In the spirit of restoration and renewal for both the shepherds and the flock, Bishop David J. Bonnar of the Diocese of Youngstown celebrated the annual Chrism Mass for the near-capacity crowd that gathered Tuesday, April 4, in St. Columba Cathedral.
At the Mass, nearly 100 priests and deacons renewed their commitment to service. The bishop also blessed the oils used in the parishes to anoint the sick and catechumens also consecrated the sacred chrism, which is oil mixed with perfume, used in the celebrations of baptisms, confirmations, and ordinations.
Bishop Bonnar encouraged the faithful in attendance to pray for their priests “that the Lord may pour out His gifts abundantly upon them, and keep them faithful as ministers of Christ, the High Priest; so that they may lead you to Him, who is the source of salvation.” In addition, the bishop asked for prayers for himself “that I may be faithful to the apostolic office entrusted to me.”
Bishop Bonnar also asked, “May the Lord keep us all in His charity and lead all of us, shepherds and flock, to eternal life.”
Beginning his homily, the bishop recalled his tenure at the beautiful St. Bernard Church in Mt. Lebanon, Pennsylvania, where there was much physical decay. “It wasn’t just the stone that was falling; water was infiltrating the church. Almost the entire time of my pastorate, there was scaffolding either inside or outside of the church,” he recalled.
But his favorite images of the church remain those featuring the scaffolding. Bishop Bonnar explained, “You see, that image became, for me, a metaphor of what our task is every day as parish priests—namely, to restore and renew the Church, most especially, the ‘living stones’ of the people of God.”
He explained that the work of restoration and renewal inevitably involves change, which is difficult. As an “authentic agent of restoration and renewal,’ he said, “I had to practice what I preach … ensuring that I was praying, availing myself of regular spiritual direction and confession, doing an annual retreat, taking a day off and a regular vacation, reading, exercising and spending quality time with family, friends and brother priests.”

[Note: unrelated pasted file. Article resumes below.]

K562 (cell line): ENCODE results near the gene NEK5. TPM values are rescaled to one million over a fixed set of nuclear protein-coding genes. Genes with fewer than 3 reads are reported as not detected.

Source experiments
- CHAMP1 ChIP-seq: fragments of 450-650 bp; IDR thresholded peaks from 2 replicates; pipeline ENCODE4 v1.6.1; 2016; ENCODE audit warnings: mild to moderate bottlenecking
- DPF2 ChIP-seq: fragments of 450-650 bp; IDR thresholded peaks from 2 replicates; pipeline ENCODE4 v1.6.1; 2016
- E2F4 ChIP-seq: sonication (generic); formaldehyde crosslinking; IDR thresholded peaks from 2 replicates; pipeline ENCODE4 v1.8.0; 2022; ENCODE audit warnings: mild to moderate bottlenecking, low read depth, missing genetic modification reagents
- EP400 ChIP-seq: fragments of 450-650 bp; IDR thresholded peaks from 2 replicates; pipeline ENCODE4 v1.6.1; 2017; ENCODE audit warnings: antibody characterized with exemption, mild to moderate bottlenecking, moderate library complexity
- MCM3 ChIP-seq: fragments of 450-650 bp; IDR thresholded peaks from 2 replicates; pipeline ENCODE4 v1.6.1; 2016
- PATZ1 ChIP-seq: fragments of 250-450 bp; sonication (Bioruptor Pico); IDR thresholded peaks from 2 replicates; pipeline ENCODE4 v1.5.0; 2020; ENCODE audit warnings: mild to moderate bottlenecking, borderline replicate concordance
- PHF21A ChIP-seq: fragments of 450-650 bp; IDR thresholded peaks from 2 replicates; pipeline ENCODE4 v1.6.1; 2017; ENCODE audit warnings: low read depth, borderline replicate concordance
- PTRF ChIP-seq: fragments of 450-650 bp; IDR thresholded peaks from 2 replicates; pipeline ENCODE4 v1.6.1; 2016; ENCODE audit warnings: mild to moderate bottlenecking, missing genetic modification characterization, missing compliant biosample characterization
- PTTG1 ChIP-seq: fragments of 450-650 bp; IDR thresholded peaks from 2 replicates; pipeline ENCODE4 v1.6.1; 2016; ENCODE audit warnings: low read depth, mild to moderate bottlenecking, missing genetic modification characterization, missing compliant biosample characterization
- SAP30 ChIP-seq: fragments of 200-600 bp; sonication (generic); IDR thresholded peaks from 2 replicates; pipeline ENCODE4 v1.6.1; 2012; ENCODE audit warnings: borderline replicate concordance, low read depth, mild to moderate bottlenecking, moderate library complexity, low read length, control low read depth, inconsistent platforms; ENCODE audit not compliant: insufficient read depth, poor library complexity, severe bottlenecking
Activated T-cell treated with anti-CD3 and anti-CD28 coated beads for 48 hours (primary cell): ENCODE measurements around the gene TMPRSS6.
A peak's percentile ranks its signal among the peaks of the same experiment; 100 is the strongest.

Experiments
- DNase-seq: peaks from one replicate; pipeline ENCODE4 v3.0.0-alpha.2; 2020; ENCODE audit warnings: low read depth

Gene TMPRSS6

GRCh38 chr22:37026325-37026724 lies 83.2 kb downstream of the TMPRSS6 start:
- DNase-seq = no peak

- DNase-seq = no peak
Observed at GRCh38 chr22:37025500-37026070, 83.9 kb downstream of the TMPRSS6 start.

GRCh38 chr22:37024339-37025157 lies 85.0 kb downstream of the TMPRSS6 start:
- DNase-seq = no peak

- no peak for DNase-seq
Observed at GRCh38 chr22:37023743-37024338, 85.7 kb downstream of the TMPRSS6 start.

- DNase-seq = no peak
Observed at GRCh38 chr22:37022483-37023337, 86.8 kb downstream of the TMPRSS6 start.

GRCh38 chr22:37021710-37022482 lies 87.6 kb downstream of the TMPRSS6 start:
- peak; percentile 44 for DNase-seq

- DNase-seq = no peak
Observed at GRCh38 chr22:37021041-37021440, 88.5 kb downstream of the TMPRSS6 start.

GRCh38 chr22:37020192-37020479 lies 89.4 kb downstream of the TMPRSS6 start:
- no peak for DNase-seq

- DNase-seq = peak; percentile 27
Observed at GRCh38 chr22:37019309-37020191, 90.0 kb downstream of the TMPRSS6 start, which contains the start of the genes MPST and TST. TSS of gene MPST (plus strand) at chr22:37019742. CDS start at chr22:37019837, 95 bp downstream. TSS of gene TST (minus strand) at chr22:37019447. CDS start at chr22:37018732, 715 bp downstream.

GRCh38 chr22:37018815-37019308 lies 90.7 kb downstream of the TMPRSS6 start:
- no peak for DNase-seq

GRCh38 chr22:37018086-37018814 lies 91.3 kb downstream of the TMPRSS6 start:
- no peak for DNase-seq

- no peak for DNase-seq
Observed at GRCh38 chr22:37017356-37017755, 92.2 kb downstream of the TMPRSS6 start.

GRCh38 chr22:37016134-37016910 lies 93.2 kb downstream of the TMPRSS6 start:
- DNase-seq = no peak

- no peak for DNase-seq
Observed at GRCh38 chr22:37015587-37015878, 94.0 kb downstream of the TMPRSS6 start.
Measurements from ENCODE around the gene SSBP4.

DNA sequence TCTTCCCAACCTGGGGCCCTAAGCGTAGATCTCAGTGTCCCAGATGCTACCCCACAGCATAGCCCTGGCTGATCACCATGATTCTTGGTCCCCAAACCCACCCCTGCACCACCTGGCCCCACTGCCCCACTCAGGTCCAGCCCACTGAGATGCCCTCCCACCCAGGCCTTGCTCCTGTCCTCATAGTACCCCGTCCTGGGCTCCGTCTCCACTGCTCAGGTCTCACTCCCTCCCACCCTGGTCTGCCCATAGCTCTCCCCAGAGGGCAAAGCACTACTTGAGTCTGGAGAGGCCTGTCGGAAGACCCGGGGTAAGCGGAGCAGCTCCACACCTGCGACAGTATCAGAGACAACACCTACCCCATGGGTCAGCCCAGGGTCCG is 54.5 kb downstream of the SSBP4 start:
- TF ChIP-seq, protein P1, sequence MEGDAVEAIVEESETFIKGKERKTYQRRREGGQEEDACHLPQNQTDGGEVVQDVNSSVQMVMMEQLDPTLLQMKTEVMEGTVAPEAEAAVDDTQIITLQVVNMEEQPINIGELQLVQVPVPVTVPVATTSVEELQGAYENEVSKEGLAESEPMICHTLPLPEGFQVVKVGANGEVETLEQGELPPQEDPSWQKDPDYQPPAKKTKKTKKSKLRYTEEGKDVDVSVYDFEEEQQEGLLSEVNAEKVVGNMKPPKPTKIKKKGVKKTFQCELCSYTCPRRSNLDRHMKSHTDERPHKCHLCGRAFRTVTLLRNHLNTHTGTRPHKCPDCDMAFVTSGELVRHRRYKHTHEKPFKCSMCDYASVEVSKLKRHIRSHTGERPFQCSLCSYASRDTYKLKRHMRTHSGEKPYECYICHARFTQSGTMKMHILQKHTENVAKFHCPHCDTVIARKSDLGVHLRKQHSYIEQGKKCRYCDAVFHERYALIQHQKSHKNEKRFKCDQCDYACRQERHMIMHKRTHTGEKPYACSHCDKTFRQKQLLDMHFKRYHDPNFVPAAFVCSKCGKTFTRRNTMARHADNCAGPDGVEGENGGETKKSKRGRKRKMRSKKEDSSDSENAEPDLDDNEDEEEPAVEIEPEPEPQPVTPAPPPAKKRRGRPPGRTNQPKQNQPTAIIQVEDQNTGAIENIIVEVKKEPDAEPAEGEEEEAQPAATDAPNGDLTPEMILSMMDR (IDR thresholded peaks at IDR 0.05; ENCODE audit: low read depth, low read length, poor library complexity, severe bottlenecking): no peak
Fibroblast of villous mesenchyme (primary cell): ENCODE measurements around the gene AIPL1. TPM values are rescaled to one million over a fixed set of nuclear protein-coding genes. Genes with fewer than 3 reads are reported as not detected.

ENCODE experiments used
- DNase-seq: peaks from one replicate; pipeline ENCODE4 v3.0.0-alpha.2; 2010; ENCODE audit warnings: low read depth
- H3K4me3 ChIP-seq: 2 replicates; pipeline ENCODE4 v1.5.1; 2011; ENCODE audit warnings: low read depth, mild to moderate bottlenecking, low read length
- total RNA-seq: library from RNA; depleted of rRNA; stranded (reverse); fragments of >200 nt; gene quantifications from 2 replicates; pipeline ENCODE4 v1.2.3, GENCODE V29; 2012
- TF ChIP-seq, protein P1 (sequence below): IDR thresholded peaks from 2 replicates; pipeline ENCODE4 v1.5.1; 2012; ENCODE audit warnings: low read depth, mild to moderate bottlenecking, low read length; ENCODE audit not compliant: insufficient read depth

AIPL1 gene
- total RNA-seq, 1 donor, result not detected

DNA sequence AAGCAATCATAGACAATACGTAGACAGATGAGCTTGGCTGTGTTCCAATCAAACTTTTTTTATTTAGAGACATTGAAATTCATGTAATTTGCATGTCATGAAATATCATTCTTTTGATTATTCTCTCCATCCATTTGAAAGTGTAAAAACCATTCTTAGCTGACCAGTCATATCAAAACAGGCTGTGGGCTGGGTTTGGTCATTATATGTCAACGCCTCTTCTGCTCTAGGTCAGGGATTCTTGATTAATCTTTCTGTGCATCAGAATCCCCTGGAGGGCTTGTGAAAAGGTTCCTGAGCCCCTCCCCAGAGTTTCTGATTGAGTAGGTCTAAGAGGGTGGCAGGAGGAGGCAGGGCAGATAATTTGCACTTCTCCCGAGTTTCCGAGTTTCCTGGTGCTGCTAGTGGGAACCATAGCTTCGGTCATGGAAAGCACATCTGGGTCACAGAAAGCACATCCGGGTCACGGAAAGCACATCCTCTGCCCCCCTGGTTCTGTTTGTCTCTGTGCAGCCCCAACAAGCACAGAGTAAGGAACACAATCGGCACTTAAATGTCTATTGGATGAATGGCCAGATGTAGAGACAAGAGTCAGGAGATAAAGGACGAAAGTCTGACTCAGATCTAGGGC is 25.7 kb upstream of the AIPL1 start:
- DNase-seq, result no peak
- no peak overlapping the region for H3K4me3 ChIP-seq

He warned, “If we do not take time to consistently restore and renew ourselves, we face the risk of burnout and open the door to many dangers which can weaken and threaten our priesthood.”
At the Mass in the mother church of the six-county diocese, Bishop Bonnar stated, “No matter how many years we have been ordained, or how many assignments we have had or currently have, this day is filled with the possibility of so much newness. Through the power of our presence and the words that we will utter, we can return to our respective assignments and communities with a renewed fragrance of holiness.”
He implored the priests to take care.
“Brothers,” he said, “this commitment to take care of oneself is more urgent today than ever before, as so many of our priests are stretched to the limit, serving multiple ministries, traveling great distances at times. Gentlemen, as your spiritual father, I worry about each and every one of you. Please take care of yourself and know that this local Church is ready to help in any way.”
Bishop Bonnar stated, “Remember the old saying, ‘We cannot give what we don’t have.’ It is incumbent upon all of us that we work hard every day to be men of prayer who seek to grow every day in friendship with God, each other, the people of God and ourselves.